When our respondents have questions about their fitness activities, or how to safely perform them, fitness professionals are an important source of information. Many of our respondents reported that prior to COVID-19, they typically consulted a personal trainer/instructor/fitness specialist regarding a new exercise or workout, technique, safe use of equipment, and injury prevention. This reliance on fitness professions appears to have persisted throughout COVID-19-related restrictions: over 90% of our respondents stated that they have not changed their sources for such information during COVID-19.
This survey highlights a few important points that can help you understand the current activities and needs of your clientele. First, despite the fact that many gyms and studios around the country remain closed at least in some capacity, it is encouraging that people seem to be continuing their fitness routines and adapting as necessary, even going so far as to purchase equipment in order to do so. Importantly, the rate of reported participation in group classes has not changed.
This demonstrates that many people still prefer these classes as their chosen form of exercise, and therefore, there is certainly a continued need and desire for these classes to be provided. Second, the majority of our respondents seem to be taking safety considerations into account by making sure they are using appropriate support surfaces and areas clear of obstacles when working out. This is important, as it helps minimize impact or slip and fall injuries, as well as awkward/incorrect body positions and movements (see our previous post, Virtual Fitness Classes: Safety Tips for Home Workouts).
The fact that no unusual or unexpected injuries were reported is further evidence that our respondents are largely able to perform their fitness activities relatively safely despite any modifications they have had to make during COVID-19-related restrictions. Finally, our respondents continue to seek guidance from a personal trainer/instructor/fitness specialist in many areas, including new exercises or workouts, technique, safe use of equipment, and injury prevention.
In summary, not only does our survey demonstrates that many individuals have adapted their fitness routines for the challenges posed by COVID-19-related restrictions, but it also indicates that there is still an important role to be played by fitness facilities and professionals, even from afar (or virtually), to help their patrons continue to safely and effectively pursue their fitness goals.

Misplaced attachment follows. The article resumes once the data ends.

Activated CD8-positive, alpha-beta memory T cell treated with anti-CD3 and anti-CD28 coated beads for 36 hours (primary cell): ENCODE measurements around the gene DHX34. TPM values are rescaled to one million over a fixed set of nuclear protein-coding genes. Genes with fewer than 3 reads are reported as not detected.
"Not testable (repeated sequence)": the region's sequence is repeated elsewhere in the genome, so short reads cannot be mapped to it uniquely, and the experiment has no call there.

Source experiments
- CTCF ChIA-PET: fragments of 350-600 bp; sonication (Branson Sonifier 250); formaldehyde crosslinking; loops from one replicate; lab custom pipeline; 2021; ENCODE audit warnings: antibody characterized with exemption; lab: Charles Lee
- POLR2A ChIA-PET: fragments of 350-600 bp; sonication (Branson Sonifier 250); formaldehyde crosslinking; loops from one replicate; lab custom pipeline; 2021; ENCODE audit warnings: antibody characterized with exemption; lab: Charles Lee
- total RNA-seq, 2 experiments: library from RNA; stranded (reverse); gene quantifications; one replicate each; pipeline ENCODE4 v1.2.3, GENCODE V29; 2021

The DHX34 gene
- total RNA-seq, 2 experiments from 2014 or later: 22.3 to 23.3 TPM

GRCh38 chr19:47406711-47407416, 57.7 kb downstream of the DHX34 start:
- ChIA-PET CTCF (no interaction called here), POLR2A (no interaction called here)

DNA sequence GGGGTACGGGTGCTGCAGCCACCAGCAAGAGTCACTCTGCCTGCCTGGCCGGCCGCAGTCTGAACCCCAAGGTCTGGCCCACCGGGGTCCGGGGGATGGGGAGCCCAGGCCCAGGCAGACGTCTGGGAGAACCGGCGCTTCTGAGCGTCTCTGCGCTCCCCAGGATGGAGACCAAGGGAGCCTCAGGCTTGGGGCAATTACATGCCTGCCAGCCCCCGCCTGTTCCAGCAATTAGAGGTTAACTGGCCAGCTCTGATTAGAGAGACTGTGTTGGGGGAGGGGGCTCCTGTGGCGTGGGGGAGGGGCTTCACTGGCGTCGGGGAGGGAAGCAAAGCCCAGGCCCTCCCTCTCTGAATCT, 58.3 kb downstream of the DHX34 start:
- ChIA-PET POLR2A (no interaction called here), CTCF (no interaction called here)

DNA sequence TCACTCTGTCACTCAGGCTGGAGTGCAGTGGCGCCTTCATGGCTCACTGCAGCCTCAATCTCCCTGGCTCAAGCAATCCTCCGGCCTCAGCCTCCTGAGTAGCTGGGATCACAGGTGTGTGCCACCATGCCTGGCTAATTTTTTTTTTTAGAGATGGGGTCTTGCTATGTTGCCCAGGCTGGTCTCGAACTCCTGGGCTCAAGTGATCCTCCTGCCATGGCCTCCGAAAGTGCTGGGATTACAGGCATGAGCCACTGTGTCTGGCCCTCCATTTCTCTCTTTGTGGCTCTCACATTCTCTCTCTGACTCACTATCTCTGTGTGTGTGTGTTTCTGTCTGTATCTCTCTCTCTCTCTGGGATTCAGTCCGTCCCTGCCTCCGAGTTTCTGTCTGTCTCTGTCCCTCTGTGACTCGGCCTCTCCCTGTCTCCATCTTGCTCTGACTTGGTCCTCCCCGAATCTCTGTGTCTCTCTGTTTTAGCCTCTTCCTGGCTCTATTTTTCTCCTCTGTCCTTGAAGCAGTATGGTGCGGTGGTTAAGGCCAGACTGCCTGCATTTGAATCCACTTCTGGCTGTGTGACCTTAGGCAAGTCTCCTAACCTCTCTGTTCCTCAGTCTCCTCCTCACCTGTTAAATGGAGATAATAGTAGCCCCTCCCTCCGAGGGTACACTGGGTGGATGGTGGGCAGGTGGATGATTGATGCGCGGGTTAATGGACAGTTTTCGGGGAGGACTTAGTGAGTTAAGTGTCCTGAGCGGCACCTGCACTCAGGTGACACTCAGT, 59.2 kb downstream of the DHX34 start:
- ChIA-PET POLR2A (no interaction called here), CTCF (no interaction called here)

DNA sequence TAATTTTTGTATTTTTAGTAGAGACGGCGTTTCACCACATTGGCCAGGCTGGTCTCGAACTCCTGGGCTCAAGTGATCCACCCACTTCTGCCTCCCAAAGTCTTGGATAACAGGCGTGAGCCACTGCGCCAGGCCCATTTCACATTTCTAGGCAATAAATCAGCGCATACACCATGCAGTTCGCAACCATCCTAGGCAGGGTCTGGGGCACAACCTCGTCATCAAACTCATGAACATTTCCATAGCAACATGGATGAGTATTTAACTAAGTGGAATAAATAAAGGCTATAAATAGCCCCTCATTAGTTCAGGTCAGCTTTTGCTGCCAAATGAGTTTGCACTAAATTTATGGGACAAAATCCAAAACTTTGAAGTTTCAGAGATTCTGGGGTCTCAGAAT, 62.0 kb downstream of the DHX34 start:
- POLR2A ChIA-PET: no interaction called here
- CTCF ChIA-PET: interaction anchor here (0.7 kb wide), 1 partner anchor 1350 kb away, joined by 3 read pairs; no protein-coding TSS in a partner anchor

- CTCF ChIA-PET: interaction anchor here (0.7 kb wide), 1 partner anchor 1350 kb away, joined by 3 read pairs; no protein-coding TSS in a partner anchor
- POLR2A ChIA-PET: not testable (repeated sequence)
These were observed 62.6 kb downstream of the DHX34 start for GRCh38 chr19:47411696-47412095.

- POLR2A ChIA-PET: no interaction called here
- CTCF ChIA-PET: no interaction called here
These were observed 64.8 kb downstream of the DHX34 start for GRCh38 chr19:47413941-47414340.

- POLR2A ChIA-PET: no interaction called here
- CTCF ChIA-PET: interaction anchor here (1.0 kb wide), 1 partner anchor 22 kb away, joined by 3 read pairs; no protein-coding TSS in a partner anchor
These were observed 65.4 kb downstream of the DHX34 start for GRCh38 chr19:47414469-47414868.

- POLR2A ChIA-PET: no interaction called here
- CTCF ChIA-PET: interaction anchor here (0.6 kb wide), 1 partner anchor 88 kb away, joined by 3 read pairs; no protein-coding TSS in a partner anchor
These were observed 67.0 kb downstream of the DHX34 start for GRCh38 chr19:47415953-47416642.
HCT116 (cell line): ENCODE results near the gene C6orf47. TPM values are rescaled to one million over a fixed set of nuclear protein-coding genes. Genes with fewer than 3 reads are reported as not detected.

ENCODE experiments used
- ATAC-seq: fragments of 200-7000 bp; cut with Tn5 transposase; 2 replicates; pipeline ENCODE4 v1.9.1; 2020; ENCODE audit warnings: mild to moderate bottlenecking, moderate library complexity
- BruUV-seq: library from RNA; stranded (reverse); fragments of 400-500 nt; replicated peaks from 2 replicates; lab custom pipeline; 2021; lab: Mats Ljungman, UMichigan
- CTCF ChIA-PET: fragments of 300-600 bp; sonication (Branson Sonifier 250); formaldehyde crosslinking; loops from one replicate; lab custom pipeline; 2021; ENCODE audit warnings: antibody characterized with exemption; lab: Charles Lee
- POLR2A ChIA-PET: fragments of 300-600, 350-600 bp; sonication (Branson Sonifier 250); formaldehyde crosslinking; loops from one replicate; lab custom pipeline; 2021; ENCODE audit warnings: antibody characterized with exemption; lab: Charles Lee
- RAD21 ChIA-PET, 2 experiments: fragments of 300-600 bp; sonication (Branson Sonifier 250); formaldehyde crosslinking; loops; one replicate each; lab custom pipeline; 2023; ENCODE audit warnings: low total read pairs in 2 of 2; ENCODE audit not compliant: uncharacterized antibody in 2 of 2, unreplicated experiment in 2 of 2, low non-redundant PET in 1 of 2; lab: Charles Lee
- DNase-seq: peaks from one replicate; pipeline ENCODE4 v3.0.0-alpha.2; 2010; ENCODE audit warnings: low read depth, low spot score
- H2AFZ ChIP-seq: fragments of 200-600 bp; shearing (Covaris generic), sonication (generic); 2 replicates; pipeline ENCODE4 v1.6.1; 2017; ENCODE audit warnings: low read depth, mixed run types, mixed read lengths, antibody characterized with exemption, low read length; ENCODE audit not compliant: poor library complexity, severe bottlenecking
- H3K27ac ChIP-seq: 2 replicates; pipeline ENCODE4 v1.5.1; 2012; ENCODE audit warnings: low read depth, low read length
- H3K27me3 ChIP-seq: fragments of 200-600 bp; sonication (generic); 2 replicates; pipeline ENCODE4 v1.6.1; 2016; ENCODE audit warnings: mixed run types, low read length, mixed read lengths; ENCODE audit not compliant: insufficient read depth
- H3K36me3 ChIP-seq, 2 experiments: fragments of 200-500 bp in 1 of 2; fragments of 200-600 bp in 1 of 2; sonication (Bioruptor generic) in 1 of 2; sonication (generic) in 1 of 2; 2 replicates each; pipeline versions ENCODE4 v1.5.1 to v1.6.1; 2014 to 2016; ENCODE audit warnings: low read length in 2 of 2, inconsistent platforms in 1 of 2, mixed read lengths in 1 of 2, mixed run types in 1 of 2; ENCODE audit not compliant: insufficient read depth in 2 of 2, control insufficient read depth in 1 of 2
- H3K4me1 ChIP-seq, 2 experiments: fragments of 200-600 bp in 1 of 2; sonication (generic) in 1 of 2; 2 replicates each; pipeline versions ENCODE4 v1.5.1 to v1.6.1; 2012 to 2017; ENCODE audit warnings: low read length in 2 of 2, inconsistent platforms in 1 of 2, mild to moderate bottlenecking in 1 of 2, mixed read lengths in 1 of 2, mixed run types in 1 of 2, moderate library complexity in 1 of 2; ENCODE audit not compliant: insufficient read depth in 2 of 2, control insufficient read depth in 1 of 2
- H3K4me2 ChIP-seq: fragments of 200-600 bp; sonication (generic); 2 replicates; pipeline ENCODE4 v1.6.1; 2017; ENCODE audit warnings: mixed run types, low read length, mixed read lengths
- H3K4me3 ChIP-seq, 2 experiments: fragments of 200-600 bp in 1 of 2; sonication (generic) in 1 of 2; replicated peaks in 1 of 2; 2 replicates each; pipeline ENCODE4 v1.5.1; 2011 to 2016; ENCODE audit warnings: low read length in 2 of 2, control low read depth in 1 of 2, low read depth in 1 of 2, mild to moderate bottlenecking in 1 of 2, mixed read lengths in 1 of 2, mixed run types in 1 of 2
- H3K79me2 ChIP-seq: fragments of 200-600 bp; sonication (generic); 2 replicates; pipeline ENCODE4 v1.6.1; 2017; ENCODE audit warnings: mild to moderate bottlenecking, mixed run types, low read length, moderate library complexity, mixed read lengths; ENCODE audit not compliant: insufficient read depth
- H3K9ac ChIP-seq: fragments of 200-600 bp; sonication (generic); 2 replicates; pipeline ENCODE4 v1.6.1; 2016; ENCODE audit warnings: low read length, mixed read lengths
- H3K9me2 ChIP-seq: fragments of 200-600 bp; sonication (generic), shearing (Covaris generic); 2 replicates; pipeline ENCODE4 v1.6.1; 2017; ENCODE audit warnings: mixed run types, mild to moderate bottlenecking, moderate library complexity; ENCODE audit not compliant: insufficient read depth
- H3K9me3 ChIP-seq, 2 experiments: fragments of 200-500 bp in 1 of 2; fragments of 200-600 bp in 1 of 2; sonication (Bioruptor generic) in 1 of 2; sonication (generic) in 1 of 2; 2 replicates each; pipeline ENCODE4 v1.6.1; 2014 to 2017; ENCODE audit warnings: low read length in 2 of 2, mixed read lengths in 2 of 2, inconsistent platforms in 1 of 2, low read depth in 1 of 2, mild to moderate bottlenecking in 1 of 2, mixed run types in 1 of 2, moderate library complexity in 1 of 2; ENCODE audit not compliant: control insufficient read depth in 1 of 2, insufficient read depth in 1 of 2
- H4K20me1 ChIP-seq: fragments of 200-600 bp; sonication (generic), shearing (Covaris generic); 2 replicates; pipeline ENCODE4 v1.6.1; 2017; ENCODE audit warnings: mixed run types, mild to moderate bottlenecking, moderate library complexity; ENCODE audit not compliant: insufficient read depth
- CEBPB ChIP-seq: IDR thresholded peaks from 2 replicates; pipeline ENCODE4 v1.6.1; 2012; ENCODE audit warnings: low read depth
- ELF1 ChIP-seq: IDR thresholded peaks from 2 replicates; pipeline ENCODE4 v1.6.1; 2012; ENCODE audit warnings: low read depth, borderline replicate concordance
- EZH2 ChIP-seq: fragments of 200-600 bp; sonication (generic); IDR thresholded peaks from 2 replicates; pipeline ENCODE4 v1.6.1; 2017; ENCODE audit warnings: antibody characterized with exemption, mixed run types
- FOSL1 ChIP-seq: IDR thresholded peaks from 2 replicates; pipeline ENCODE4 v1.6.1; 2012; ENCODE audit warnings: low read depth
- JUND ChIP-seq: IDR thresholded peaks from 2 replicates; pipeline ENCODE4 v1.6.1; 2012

Note that the percentages presented below are based on the number of people who answered the question; not all 68 participants answered every question.
Robyn Brinkerhoff, Ph.D. is a human factors scientist at Exponent, a science and engineering consulting firm. She earned her Ph.D. in Cognitive Psychology from UCLA and applies her knowledge of human behavior, capabilities, and limitations to the study of how people perform in everyday situations and environments, such as while using fitness equipment or navigating public spaces. Dr. Brinkerhoff frequently acts as a consultant to investigate accidents, provide expert opinions for litigation, and advise on the development of product labels and instruction manuals.
Audra Krake, M.S. is a human factors scientist at Exponent. She earned her M.S. in Kinesiology from California State University, Long Beach, with a specialty in Exercise Science, and analyzes human factors and human performance in the context of use of consumer products, such as while using sports and exercise equipment. Ms. Krake utilizes her expertise in human movement and information-processing to evaluate issues related to motor control, decision-making, and the effects of inattention and distraction as they relate to accidents, injuries, product usage, fitness training, and technique.